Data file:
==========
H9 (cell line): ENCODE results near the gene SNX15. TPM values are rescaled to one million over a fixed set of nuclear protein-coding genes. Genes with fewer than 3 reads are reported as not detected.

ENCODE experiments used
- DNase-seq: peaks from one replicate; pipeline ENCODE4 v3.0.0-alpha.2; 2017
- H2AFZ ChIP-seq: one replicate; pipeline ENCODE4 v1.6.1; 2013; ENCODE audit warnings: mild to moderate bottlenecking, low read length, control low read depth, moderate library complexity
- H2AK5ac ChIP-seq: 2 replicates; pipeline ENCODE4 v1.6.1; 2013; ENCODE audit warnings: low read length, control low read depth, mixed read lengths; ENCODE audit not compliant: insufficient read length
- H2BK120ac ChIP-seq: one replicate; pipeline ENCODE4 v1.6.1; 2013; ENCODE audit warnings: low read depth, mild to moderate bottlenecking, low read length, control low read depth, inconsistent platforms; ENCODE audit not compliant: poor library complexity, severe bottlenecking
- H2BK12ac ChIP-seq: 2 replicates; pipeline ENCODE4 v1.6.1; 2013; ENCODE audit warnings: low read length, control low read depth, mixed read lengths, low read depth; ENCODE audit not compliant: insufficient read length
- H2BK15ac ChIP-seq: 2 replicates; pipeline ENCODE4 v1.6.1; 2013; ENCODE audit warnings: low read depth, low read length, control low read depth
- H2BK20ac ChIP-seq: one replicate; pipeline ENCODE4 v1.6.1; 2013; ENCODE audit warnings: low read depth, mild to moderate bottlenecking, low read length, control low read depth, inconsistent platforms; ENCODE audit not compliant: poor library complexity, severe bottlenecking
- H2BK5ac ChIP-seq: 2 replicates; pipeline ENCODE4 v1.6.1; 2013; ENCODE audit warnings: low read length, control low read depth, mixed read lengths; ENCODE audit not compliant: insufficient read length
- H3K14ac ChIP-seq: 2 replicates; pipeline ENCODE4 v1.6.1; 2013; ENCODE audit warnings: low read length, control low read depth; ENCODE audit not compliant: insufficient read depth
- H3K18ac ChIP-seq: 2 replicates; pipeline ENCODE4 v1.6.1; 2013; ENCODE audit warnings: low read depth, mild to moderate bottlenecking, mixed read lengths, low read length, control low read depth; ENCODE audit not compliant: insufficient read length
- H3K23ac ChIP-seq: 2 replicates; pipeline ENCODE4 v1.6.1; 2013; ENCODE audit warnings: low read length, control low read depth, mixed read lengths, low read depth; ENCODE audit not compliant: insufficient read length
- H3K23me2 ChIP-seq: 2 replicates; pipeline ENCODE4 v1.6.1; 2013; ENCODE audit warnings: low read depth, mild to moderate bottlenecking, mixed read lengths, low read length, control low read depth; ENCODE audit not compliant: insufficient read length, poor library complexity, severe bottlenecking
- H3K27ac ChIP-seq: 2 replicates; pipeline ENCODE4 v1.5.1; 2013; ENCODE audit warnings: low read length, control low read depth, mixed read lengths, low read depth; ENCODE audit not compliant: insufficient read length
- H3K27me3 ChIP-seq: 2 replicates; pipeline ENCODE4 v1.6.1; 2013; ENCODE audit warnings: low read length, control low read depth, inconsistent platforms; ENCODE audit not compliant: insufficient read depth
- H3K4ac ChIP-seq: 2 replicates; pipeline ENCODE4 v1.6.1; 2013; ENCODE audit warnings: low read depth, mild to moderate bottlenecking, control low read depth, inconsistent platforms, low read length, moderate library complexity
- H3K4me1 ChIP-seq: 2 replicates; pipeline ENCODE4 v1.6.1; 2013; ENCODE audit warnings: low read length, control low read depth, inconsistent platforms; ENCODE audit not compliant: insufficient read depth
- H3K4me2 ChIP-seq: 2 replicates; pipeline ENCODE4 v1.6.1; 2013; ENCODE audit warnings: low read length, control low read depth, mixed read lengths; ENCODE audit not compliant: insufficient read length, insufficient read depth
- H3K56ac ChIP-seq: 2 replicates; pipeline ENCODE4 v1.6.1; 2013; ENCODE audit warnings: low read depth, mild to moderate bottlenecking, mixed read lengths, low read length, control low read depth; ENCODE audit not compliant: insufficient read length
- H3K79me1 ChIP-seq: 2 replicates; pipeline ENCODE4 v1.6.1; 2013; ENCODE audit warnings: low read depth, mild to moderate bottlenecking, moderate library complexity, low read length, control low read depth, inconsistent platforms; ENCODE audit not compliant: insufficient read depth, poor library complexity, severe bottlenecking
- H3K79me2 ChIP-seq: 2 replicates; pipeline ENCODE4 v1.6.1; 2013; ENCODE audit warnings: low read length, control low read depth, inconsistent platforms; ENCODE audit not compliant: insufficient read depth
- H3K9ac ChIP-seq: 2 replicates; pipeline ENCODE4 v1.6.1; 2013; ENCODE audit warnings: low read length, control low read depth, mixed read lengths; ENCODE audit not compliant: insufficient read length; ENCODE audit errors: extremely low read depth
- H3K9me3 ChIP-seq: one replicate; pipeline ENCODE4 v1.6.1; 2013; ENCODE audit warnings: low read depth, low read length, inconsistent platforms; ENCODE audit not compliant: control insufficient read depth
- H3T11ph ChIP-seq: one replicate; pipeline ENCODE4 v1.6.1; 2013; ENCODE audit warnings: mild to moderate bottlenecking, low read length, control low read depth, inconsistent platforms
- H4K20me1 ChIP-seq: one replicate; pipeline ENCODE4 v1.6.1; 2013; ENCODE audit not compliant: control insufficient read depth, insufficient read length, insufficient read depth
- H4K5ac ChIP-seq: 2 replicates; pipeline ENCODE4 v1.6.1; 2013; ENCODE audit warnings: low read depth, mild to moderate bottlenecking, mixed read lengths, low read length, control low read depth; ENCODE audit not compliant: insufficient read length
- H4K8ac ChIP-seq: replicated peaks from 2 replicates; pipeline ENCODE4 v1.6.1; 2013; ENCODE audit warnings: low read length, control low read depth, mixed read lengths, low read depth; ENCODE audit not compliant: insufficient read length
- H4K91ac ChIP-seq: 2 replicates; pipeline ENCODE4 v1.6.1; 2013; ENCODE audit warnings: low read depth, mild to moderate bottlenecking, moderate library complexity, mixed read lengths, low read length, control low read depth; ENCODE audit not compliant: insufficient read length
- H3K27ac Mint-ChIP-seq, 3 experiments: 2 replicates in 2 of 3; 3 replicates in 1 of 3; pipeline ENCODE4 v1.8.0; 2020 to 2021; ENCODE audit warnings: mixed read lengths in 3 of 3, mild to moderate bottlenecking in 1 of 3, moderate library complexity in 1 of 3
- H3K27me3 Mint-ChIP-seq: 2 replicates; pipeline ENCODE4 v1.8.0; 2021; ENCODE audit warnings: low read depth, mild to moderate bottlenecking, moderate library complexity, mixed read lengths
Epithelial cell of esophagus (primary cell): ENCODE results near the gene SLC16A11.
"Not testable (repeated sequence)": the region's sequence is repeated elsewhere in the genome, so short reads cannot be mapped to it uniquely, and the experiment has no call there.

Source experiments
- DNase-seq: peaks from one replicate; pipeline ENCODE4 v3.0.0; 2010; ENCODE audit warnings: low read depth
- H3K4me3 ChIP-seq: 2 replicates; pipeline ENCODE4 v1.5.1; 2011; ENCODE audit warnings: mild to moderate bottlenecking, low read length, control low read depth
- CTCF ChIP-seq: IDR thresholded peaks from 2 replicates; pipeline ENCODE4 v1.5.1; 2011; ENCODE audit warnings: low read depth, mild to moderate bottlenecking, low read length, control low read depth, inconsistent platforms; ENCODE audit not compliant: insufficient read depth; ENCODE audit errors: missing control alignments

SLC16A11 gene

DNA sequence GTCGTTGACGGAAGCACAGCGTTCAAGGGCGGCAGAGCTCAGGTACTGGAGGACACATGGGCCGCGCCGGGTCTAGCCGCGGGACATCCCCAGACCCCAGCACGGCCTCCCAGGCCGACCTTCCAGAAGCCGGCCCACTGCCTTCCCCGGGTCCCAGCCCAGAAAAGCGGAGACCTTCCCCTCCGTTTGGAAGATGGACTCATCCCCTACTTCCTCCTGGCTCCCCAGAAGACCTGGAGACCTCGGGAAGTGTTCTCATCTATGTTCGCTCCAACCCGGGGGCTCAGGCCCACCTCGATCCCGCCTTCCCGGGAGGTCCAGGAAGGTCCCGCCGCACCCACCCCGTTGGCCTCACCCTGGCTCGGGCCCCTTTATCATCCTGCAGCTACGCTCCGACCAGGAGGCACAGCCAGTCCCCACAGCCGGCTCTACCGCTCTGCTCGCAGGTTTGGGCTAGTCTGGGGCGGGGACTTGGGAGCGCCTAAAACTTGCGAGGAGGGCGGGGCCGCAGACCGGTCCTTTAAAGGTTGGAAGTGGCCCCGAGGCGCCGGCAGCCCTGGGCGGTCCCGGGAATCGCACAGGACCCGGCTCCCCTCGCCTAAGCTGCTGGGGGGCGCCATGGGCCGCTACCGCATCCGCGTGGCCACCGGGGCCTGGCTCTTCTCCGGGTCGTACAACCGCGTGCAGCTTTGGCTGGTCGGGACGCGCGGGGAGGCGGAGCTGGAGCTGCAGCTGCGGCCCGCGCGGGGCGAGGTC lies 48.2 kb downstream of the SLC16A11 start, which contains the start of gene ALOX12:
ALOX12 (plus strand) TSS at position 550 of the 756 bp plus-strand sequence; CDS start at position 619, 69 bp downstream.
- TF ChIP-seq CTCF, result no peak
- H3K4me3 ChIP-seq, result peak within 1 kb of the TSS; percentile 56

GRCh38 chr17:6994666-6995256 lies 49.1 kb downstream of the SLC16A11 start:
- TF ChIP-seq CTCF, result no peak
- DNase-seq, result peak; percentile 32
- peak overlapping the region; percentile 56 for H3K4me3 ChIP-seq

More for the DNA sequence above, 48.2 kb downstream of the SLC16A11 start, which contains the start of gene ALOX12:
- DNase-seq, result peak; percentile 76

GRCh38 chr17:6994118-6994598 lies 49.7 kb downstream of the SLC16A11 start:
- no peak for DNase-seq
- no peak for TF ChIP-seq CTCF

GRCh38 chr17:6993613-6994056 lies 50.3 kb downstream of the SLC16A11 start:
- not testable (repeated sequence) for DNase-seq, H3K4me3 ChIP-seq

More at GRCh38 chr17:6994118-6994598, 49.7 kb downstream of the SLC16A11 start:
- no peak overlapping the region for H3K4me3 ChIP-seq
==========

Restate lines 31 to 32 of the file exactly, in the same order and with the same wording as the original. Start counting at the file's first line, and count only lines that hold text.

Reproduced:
- H3K27me3 Mint-ChIP-seq: 2 replicates; pipeline ENCODE4 v1.8.0; 2021; ENCODE audit warnings: low read depth, mild to moderate bottlenecking, moderate library complexity, mixed read lengths
Epithelial cell of esophagus (primary cell): ENCODE results near the gene SLC16A11.